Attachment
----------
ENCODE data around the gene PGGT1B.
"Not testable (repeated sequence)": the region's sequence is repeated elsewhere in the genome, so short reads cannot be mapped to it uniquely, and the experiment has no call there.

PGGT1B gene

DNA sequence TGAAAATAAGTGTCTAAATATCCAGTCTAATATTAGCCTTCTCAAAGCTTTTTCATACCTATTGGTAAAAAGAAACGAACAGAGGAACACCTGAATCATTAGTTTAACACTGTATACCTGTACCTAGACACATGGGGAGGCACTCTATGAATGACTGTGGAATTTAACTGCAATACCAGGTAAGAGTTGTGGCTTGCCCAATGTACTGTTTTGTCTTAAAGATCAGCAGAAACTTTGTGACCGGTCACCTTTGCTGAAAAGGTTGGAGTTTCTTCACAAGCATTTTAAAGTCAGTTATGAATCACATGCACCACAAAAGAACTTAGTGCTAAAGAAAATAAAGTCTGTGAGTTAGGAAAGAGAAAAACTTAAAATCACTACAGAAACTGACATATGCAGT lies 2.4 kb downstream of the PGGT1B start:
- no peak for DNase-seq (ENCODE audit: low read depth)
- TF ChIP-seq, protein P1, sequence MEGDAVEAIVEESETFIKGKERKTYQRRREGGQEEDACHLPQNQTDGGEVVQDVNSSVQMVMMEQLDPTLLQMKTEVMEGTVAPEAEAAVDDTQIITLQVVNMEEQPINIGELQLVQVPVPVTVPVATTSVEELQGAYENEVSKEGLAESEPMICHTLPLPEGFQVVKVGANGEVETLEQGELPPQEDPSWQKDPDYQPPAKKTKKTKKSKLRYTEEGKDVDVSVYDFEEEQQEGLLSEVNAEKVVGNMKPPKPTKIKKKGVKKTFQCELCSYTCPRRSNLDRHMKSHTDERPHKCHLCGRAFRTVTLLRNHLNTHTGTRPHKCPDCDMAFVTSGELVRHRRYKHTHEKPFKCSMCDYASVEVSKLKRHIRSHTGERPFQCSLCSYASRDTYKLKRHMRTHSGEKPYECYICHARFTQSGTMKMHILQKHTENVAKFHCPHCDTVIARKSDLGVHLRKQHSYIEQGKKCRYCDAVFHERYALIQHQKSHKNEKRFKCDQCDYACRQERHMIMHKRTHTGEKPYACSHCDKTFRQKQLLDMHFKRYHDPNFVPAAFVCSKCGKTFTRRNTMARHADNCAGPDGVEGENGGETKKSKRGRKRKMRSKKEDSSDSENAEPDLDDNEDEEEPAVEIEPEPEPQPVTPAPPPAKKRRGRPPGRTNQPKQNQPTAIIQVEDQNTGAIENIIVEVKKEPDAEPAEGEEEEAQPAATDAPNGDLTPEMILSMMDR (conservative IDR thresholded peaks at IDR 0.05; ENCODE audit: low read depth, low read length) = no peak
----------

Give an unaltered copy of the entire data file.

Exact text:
ENCODE data around the gene PGGT1B.
"Not testable (repeated sequence)": the region's sequence is repeated elsewhere in the genome, so short reads cannot be mapped to it uniquely, and the experiment has no call there.

PGGT1B gene

DNA sequence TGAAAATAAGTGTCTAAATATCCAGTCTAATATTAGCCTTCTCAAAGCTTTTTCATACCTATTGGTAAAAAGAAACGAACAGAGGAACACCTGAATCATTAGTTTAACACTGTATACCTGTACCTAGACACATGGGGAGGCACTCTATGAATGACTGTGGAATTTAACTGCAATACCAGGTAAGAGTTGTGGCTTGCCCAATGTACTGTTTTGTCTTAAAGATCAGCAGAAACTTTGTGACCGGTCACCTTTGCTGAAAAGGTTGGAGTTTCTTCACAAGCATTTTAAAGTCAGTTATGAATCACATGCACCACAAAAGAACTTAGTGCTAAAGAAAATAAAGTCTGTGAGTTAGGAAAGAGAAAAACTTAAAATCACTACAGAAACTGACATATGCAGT lies 2.4 kb downstream of the PGGT1B start:
- no peak for DNase-seq (ENCODE audit: low read depth)
- TF ChIP-seq, protein P1, sequence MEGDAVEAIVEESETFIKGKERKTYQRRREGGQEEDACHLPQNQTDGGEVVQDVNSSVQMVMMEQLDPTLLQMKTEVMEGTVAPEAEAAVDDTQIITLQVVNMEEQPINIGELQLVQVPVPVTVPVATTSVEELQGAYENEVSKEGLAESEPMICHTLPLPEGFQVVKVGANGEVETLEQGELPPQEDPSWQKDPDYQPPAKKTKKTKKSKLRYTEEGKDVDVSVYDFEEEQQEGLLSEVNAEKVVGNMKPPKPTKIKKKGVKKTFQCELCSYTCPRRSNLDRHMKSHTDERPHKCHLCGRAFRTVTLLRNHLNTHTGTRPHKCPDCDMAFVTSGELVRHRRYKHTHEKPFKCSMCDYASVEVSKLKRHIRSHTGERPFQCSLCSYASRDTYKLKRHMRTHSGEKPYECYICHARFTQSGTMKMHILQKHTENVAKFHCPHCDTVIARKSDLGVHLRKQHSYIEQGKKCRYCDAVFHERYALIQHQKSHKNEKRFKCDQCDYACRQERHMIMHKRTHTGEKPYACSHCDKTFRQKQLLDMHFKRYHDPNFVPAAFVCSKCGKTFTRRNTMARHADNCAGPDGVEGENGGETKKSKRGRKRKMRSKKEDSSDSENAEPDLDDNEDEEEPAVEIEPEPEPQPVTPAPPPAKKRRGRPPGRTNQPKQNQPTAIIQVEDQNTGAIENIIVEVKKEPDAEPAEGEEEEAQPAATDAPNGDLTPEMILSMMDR (conservative IDR thresholded peaks at IDR 0.05; ENCODE audit: low read depth, low read length) = no peak